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FDA: Statins Don't Increase Risk of Lou Gehrig's Disease

Posted by Chrissie Cole
Tuesday, September 30, 2008 10:43 AM EST
Category: Major Medical
Tags: FDA & Prescription Drugs, Lou Gehrig's Disease, ALS, Statins, Cholesterol Drugs, Lipitor, Crestor, Zocor

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IMAGE SOURCE: Wikimedia Commons / Atorvastatin marketed as Lipitor / author: Benjah-bmm27

A review of several studies found that commonly used statin cholesterol drugs do not increase the risk of Lou Gehrig’s disease, according to the U.S. Food and Drug Administration.

U.S. health officials began analyzing 41 long-term controlled clinical trials after receiving a high number of reports of Lou Gehrig’s disease in patients treated with cholesterol-lowering medications.

Amyotrophic lateral sclerosis (ALS), sometimes called Lou Gehrig's disease, is a rapidly progressive, invariably fatal neurological disease that attacks the nerve cells (neurons) responsible for controlling voluntary muscles.

The disease belongs to a group of disorders known as motor neuron diseases, which are characterized by the gradual degeneration and death of motor neurons.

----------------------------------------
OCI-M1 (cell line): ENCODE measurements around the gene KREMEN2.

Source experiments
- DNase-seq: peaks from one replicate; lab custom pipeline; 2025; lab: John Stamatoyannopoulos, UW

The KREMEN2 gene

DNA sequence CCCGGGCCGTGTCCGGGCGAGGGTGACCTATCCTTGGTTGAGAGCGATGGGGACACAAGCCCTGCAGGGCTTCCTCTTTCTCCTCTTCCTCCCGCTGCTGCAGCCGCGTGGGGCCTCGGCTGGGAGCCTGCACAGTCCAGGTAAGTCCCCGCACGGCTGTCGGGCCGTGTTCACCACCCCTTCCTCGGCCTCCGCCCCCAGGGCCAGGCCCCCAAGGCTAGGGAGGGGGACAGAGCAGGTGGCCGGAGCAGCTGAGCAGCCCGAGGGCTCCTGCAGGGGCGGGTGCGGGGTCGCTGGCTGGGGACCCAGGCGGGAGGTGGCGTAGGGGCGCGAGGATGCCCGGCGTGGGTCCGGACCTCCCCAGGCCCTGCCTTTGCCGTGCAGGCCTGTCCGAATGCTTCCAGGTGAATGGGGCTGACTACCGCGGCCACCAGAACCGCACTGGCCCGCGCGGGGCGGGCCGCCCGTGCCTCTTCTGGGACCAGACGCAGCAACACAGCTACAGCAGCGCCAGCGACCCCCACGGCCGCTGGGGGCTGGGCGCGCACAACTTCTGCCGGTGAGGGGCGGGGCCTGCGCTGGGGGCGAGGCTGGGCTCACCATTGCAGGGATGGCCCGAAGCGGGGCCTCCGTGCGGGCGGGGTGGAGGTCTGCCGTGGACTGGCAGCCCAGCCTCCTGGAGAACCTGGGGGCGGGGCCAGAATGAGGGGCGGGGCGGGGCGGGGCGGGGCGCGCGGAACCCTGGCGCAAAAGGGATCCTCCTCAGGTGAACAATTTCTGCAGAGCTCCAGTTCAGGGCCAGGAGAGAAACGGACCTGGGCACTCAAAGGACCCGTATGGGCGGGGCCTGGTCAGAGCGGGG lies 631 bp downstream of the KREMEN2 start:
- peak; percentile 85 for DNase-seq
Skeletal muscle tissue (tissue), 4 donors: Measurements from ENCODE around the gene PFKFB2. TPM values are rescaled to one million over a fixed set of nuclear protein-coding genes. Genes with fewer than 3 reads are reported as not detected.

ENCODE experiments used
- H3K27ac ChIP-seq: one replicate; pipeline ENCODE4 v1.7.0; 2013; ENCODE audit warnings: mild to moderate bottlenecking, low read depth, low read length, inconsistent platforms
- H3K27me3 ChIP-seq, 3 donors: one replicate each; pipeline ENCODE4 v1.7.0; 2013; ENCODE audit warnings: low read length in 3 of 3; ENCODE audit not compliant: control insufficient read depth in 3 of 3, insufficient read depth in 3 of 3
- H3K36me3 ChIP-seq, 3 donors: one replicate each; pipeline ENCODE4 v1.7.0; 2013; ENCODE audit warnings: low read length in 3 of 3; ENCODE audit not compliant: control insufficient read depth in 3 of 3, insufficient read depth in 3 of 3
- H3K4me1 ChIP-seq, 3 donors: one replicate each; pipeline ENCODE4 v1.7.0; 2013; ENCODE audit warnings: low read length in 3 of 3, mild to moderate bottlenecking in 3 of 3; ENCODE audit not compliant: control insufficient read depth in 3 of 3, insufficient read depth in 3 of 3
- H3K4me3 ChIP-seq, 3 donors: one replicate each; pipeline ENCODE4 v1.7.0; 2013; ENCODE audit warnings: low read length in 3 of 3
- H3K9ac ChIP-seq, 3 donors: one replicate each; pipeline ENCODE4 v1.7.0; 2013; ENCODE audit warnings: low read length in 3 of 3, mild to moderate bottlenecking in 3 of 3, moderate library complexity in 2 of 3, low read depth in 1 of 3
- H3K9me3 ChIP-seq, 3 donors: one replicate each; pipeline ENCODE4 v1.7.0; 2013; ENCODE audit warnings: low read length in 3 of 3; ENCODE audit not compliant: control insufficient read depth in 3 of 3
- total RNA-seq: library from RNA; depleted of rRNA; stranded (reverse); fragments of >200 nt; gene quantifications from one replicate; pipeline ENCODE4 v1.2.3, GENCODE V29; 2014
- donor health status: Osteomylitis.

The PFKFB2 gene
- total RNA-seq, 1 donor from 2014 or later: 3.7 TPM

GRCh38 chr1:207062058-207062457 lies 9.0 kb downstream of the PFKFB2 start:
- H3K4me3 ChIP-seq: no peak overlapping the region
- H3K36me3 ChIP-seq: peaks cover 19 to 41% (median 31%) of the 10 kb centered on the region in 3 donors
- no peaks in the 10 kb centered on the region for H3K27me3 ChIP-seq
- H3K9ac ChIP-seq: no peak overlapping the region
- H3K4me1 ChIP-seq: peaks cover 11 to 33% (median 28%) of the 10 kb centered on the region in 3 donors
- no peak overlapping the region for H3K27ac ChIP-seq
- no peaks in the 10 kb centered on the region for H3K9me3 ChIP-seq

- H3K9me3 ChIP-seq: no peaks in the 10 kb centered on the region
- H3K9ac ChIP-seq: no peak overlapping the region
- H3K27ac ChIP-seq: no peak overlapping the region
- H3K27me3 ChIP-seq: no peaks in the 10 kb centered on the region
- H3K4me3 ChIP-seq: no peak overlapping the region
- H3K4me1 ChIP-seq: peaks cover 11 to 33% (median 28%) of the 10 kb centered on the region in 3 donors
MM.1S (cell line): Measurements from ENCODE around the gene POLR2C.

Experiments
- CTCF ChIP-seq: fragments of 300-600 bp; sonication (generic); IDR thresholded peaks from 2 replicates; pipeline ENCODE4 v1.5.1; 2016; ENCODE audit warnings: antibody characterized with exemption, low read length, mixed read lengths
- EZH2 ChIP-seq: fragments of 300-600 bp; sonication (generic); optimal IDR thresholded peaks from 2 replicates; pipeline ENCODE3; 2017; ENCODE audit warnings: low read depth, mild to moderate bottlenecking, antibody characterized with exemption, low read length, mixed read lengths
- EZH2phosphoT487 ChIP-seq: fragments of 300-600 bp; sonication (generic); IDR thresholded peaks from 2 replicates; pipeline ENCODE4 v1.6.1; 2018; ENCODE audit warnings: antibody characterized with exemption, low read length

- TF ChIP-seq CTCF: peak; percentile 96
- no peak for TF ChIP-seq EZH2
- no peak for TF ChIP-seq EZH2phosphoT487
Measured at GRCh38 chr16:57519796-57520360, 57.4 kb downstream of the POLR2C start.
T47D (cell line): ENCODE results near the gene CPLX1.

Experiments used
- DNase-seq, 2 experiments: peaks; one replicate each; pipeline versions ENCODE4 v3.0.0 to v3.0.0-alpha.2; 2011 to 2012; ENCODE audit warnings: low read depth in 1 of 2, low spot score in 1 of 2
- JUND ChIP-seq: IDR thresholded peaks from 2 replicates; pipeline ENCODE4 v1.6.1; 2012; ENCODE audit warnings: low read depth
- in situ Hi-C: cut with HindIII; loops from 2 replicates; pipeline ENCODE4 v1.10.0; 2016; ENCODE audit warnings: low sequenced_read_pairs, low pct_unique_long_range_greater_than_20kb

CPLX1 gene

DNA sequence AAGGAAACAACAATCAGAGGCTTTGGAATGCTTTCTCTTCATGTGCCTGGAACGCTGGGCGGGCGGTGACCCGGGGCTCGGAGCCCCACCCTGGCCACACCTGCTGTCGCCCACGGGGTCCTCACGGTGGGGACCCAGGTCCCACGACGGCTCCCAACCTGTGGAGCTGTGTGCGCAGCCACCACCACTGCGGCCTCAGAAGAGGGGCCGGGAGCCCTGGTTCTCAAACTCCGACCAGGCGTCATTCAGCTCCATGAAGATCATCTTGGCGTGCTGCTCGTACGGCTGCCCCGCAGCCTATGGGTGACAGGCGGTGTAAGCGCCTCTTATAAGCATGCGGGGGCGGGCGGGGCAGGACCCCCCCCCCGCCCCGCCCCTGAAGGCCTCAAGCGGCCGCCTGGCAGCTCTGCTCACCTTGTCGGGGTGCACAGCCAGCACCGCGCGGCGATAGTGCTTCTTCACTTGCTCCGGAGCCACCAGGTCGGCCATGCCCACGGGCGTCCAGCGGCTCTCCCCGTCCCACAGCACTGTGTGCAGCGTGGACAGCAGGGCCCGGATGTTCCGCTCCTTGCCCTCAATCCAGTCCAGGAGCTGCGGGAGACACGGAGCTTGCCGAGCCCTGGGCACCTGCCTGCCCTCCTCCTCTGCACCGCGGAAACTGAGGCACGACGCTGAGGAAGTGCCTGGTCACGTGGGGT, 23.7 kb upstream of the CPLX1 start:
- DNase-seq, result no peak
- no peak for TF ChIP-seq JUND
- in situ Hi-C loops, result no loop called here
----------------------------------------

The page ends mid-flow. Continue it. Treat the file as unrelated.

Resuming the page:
An estimated 5,600 people in the United States are diagnosed with ALS every year. ALS is responsible for nearly two deaths per hundred thousand annually.

Millions of people worldwide take statin cholesterol-lowering drugs, which include AstraZeneca’s Crestor and Pfizer’s Lipitor, Merck’s Zocor and Bristol-Myers Squibb Pravachol.

Health official researchers found that nine out of an estimated 64,000 patients treated with statins were diagnosed with ALS, during long-term clinical trials, compared to 10 of 56,000 patients given placebos.

“The trial results show no increased incidence of ALS in patients treated with statins compared with a placebo,” said an FDA statement.

The findings are “reassuring,” but “given the comprehensive use of this class of drugs and the serious nature of ALS, continued research of this issue is recommended, said Dr. Mark Avigan, M.D., director of pharmacovigilance, in the FDA’s drug center.

Results from an earlier study by Kaiser Permanente and researchers at Stanford University are expected to be released in six to nine months, according to the FDA. The agency is also considering launching studies of its own.

The study was published in the journal Pharmacoepidemiology and Drug Safety. #


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